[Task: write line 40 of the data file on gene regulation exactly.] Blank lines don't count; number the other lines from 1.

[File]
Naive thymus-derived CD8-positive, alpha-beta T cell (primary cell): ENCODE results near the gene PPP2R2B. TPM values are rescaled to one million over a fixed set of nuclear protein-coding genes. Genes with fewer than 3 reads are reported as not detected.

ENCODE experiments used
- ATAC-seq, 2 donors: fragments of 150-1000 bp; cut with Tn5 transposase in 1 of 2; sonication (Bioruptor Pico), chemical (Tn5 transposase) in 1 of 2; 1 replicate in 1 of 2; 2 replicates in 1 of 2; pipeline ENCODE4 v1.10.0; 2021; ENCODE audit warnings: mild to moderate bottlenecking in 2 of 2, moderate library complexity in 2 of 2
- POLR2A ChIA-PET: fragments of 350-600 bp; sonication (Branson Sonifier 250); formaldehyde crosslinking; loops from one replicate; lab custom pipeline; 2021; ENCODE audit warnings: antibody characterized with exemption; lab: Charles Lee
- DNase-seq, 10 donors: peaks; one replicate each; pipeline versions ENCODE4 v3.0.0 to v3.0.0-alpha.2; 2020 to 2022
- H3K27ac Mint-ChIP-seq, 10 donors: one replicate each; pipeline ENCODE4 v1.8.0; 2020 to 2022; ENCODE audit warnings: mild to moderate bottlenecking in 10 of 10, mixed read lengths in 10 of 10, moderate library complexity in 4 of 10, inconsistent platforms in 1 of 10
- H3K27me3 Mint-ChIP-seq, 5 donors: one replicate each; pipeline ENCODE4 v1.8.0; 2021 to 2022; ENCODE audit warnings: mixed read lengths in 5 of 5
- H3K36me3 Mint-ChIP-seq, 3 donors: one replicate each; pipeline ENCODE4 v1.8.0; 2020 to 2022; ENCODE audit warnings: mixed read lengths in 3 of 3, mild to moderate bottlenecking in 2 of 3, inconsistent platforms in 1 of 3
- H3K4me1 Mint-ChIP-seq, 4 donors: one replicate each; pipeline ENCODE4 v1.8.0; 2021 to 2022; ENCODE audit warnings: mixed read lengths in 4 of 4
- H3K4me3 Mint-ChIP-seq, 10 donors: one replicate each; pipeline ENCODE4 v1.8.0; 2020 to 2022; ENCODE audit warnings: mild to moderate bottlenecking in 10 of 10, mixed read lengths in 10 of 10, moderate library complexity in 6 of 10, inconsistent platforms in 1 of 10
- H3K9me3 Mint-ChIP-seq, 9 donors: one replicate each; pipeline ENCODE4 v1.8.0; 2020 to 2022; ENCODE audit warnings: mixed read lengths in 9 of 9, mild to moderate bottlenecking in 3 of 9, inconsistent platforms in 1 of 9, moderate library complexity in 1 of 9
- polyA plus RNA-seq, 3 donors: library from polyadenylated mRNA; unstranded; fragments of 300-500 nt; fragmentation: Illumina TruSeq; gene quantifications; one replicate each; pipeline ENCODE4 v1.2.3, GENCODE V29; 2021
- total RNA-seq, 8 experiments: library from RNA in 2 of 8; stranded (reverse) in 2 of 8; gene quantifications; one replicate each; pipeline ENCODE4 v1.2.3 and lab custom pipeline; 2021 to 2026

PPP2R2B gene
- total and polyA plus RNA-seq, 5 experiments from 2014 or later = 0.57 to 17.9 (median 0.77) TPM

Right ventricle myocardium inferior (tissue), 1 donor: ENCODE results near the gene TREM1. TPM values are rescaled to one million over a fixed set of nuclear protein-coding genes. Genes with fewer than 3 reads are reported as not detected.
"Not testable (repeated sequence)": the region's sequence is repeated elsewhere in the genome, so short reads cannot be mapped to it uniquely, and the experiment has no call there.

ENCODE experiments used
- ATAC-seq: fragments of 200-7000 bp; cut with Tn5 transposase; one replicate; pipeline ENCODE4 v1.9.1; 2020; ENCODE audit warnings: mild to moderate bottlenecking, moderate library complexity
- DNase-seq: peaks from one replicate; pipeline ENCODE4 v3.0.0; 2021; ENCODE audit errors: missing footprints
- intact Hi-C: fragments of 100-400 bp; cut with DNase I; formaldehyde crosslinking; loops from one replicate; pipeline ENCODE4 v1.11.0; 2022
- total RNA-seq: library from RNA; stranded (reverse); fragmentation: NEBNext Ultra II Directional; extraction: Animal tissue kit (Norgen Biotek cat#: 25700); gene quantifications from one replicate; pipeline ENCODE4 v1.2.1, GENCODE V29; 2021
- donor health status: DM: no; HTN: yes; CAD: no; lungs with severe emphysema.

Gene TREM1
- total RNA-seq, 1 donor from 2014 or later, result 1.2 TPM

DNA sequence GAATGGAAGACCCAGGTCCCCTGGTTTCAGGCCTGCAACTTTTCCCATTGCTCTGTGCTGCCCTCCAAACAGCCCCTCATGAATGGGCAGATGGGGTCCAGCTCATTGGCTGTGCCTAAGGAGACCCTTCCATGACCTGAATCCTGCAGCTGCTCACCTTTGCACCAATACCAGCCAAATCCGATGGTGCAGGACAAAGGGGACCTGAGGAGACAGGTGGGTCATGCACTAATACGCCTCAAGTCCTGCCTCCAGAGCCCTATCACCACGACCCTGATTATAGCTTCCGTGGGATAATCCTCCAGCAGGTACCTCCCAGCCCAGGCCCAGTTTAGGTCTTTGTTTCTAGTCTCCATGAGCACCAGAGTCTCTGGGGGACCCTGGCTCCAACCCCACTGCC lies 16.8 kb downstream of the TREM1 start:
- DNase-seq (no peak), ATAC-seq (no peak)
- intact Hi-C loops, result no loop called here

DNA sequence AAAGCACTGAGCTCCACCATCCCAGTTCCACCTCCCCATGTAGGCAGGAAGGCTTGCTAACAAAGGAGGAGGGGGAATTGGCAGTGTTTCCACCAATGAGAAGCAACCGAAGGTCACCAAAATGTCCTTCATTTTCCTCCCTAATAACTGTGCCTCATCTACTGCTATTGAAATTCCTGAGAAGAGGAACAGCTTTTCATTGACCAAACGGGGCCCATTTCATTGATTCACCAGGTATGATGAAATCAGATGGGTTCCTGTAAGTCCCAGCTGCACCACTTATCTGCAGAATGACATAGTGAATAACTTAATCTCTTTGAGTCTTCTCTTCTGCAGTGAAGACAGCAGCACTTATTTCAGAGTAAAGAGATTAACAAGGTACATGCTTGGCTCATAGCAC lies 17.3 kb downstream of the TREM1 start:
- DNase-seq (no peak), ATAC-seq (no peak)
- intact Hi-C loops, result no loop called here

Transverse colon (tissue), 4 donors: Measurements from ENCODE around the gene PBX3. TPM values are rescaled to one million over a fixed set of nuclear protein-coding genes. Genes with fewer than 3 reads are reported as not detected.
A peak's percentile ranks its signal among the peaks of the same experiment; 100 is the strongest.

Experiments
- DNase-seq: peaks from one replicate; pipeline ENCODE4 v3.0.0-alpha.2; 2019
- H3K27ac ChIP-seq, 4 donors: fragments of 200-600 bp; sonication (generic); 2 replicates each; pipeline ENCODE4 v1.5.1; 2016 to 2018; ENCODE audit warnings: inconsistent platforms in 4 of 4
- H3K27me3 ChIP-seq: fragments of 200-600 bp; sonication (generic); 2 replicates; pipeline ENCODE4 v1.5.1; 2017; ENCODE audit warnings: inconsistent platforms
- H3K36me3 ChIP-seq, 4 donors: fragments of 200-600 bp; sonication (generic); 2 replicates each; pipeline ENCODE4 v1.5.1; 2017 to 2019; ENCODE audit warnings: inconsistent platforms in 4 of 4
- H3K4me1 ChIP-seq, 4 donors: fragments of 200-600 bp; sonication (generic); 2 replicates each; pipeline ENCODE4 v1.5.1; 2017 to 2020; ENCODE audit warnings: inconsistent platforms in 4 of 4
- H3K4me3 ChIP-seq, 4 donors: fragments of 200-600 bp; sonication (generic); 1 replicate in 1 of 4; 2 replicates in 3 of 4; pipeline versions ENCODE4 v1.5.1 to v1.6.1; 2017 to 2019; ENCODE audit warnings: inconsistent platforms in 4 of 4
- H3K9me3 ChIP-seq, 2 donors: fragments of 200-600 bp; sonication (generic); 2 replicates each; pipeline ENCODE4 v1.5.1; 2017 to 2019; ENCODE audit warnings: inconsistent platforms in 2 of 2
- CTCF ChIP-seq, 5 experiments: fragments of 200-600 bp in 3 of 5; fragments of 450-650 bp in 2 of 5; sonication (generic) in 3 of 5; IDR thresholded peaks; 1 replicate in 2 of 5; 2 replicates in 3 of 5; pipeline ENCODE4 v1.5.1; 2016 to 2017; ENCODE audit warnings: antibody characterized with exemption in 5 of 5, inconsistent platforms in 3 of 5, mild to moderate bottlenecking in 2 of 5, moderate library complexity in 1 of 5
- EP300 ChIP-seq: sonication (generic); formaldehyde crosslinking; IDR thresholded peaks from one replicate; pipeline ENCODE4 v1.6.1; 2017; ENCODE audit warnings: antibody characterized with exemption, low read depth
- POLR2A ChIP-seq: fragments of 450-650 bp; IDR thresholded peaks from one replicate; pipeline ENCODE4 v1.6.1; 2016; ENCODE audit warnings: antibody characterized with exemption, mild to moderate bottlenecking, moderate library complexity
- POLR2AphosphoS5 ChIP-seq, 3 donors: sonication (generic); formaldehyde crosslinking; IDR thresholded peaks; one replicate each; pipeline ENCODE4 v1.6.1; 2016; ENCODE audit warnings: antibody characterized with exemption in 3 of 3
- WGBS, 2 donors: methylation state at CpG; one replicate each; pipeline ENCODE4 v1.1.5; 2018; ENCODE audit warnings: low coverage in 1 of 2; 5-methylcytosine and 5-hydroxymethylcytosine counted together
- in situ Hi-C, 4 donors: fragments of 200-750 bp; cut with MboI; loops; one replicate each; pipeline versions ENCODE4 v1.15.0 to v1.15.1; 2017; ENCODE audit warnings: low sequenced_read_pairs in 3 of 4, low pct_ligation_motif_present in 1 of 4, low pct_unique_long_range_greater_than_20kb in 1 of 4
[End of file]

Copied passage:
- H3K4me3 ChIP-seq, 4 donors: fragments of 200-600 bp; sonication (generic); 1 replicate in 1 of 4; 2 replicates in 3 of 4; pipeline versions ENCODE4 v1.5.1 to v1.6.1; 2017 to 2019; ENCODE audit warnings: inconsistent platforms in 4 of 4